Recent years have seen François Ozon gain prestige and demonstrate himself to be a versatile as well as a capable director, moving from the shock impact of early independent films like Sitcom to the popular yet subversive glamour and murder mysteries of 8 Women and Swimming Pool. With 5x2 Ozon returns to the emotional turmoil and understated tones of Under The Sand, capturing the key moments of a failing marriage in five scenes – the meeting, the wedding, the pregnancy, the break-up and the divorce. By carefully choosing which moments to show and presenting them in reverse order, the director manages to turn what is otherwise a harsh appraisal of male/female relationships into something more thoughtful and poignant.
In the very first scene of the film we see the culmination of Marion and Gilles Ferron’s marriage – they are sitting together in a lawyer’s office finalising their divorce. Each of the subsequent four scenes that follow in the film in reverse order, leading up to their meeting, consequently takes on a different tone when we know what will be the eventual outcome. And although there are obviously revelations that occur in each of the scenes that slot everything into place, they are more or less outlined completely in the first 15 minute sequence of the film. This entire sequence – the finalisation of their divorce in their lawyer’s office and a subsequent visit to a hotel to make love for the last time, is so tightly scripted and meticulously performed that it tells you everything about Marion and Gilles relationship, the roles each of them played in their marriage, the bonds that held them together and everything that broke them apart. It also carries a sense of verbal and physical violence of the kind of brutality in a relationship that only the latter films of Ingmar Bergman could equal.
Each of the subsequent four sequences is handled with the same precision, containing within it a perfectly compressed summation of that period of the couple’s life, yet finding a way to express it as naturalistically as possible. The second sequence, showing a couple in crisis is another scene of incredible power and accuracy. Rather than focus on a major argument or violent melodramatic scene that shatters the relationship, it focuses on the one thing that is holding them together – their child Nicholas, whose appearance frames the entire sequence, placing the in-between conversations and events into context. The entire scene takes place in one evening over a dinner party Gilles and Marion are having, to which they have invited Gilles brother Christophe and his new boyfriend Matthieu who is much younger than he is. Within 5 minutes of dinner-party conversation about fidelity and about lesbian friends who are having a surrogate baby, the script reveals the cracks in Marion and Gilles and traditional relationships without explicitly stating them. Beyond this, much of the scene is expressed in glances, in gestures, in posture and in tone of voice, played out to music and dancing. The setting, the revelations and everything about their relationship – the good and the bad – is expressed with perfect naturalism in a single simple scene, which takes on additional force when you know, having seen the previous/subsequent scene of their divorce, the direction in which the relationship is going.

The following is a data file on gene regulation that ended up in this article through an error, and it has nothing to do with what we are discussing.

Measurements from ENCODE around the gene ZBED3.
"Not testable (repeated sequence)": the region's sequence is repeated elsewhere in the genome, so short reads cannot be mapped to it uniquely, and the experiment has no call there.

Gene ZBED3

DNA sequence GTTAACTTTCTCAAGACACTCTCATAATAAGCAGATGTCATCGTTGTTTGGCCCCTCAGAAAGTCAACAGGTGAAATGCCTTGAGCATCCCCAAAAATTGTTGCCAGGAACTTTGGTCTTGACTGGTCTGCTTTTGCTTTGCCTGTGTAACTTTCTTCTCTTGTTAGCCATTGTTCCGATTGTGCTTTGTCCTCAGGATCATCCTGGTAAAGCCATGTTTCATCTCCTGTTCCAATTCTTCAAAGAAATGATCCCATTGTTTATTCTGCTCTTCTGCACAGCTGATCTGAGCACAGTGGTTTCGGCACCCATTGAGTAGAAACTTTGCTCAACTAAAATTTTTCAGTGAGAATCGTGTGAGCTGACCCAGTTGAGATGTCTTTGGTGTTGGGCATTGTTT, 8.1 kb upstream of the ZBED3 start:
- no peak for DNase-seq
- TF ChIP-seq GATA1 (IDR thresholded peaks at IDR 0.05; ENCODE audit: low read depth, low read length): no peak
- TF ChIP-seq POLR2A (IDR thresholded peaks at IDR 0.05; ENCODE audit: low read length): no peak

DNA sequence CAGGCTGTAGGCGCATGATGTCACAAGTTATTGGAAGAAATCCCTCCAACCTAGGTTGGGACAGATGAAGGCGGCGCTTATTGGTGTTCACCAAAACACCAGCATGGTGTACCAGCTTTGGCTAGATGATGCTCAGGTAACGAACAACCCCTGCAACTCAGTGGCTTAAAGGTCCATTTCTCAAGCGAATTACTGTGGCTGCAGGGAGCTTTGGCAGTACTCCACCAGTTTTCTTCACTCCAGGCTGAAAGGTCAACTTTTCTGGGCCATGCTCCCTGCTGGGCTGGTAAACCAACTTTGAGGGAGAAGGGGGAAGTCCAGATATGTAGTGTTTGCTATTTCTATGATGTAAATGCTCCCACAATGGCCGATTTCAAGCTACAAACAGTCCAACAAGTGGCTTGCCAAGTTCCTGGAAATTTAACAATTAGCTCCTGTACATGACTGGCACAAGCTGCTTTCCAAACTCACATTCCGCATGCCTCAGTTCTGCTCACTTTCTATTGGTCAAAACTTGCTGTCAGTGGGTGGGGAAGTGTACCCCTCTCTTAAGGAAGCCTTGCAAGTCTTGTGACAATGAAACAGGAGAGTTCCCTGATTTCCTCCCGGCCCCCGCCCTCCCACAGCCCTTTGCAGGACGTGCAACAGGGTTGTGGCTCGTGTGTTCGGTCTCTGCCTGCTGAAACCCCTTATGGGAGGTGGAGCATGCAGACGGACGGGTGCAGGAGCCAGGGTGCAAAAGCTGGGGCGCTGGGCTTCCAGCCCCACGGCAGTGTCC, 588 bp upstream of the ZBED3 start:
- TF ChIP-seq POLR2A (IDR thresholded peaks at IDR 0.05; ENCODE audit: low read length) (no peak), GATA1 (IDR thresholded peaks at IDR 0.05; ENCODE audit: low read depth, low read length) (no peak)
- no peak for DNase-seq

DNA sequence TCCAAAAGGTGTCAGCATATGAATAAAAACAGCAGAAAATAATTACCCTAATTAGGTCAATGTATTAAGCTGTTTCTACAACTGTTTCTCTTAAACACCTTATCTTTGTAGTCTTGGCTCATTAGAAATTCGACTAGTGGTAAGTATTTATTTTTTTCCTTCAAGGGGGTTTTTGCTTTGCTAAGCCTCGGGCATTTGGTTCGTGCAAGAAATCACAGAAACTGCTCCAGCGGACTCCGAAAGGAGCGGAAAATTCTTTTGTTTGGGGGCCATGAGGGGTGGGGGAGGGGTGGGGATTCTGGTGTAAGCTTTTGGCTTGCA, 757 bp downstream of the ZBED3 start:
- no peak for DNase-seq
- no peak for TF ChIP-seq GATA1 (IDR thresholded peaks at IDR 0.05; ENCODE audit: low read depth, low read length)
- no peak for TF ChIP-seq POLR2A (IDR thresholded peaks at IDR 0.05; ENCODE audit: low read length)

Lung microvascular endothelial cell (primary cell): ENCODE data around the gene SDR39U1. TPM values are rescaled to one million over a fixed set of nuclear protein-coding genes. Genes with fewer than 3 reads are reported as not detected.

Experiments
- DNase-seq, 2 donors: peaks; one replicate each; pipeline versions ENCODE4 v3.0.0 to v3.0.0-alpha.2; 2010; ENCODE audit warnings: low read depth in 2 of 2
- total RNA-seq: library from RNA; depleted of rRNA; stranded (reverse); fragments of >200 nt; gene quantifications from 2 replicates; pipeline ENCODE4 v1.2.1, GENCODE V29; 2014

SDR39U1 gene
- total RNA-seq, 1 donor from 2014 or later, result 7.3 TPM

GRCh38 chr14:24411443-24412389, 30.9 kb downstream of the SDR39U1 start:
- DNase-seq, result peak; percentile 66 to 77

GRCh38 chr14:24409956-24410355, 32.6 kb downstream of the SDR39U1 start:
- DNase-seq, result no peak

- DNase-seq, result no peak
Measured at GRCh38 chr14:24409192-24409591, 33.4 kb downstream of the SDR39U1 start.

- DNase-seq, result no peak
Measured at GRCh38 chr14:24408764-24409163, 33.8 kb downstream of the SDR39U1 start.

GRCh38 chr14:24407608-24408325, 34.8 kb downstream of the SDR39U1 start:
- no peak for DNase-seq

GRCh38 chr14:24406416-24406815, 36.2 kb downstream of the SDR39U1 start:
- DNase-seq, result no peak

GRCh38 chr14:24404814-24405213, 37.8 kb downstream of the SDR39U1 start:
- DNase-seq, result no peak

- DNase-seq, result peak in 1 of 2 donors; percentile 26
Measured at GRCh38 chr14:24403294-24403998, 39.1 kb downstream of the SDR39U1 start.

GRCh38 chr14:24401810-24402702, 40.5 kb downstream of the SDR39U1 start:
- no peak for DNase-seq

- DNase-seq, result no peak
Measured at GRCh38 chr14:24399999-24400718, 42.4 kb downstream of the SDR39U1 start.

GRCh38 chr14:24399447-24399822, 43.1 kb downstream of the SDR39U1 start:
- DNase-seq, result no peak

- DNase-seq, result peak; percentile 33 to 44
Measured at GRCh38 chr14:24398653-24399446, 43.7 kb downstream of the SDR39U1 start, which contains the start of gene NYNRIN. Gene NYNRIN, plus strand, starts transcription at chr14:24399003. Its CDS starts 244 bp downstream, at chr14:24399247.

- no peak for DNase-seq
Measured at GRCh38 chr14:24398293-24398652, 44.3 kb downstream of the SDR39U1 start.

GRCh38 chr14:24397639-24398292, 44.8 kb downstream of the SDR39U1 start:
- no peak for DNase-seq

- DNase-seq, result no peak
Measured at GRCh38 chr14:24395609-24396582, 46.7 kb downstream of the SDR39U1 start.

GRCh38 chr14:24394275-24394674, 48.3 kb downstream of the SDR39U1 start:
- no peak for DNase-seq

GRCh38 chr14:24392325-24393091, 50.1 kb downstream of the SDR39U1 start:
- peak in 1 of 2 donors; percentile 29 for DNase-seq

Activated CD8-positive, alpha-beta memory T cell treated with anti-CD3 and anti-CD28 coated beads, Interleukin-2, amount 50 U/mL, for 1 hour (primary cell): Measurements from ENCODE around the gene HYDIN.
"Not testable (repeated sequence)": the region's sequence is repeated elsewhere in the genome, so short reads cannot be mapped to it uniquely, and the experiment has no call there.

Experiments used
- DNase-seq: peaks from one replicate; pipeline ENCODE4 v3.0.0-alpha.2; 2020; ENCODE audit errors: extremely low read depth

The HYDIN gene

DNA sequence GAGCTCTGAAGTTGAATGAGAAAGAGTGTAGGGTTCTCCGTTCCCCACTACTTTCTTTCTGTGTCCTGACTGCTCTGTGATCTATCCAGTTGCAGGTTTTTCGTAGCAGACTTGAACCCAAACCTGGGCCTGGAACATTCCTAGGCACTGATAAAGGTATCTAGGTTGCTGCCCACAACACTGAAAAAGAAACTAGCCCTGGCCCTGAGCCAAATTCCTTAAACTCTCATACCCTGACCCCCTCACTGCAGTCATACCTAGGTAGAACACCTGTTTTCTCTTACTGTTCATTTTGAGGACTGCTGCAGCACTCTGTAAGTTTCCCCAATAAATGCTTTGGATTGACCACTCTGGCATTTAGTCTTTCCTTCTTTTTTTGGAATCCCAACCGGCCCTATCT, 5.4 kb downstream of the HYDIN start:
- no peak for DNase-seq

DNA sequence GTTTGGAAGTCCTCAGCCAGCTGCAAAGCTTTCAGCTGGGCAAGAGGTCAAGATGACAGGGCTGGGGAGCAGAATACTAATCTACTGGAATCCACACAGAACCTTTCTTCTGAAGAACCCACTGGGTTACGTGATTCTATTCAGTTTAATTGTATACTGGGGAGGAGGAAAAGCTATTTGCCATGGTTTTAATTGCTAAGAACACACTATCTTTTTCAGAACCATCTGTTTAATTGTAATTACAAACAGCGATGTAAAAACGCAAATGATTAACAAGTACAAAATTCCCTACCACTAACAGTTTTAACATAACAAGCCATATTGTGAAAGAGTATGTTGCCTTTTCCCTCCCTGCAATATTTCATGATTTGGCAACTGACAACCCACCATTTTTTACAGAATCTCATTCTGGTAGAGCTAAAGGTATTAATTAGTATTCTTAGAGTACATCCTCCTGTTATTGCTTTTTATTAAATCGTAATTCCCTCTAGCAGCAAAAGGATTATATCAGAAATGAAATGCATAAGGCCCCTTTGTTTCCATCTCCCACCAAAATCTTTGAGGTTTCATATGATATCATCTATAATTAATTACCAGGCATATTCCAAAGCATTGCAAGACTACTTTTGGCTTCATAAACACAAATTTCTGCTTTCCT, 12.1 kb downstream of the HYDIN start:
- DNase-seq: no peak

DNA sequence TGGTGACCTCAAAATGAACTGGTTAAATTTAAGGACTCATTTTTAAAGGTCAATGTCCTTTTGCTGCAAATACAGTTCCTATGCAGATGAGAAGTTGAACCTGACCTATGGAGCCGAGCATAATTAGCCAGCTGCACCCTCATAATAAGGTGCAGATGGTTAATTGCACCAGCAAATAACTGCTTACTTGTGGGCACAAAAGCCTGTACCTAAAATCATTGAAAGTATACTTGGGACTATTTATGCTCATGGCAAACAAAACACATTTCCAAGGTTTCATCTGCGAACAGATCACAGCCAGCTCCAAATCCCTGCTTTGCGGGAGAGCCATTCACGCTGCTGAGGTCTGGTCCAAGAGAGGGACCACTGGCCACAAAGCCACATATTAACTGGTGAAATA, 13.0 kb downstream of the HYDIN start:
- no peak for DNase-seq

Without going through all of the scenes in the film, the same story is played out in each of them - through Marion’s pregnancy and the birth of their son, through the wedding night and through to the scene of their meeting and falling in love. Each sequence is similarly comprehensive, picking a key moment in their relationship, keeping dialogue and exposition to an absolute minimum, using parallel relationships where possible – such as in the scenes between Marion’s mother and father, wonderfully played with bickering bitterness by Françoise Fabian and Michael Lonsdale – to both reflect and contrast on Gilles and Marion’s relationship. The film is in this way meticulously scripted and controlled. Each scene is perfect within itself, not only encapsulating and summarising a particular period and emotion, but allowing it to resonate with echoing similarities to other sequences. The wedding vows at the end obviously take on a different tone when we have already heard the divorce reading at the beginning of the film, but the film also displays much more subtle references in its mirrored structure. At the centre, is the mysterious pivotal scene of the film and the relationship – the birth of Marion and Gilles’ child. Framing that are two scenes of parties - the joy and idealism of the blossoming relationship at the wedding party which contains a dark seed of destruction, is contrasted with more subdued occasion of the earlier dinner party which contains the last remnant of joy in a failing relationship. Bookending it all are two powerful, contrasting lovemaking/rape scenes. This deliberate framing gives the impression of the film being overly controlled, contrived, scripted and structured, but with a marriage relationship reduced down to five scenes, there is much that is left unexplained and unstated, leaving the viewer to fill-in the gaps. The naturalism in the performances and beautiful expressiveness of their looks and gestures give you all the additional information you need to try and figure out their motivations and back-stories, giving the film a perfect balance between structure and content.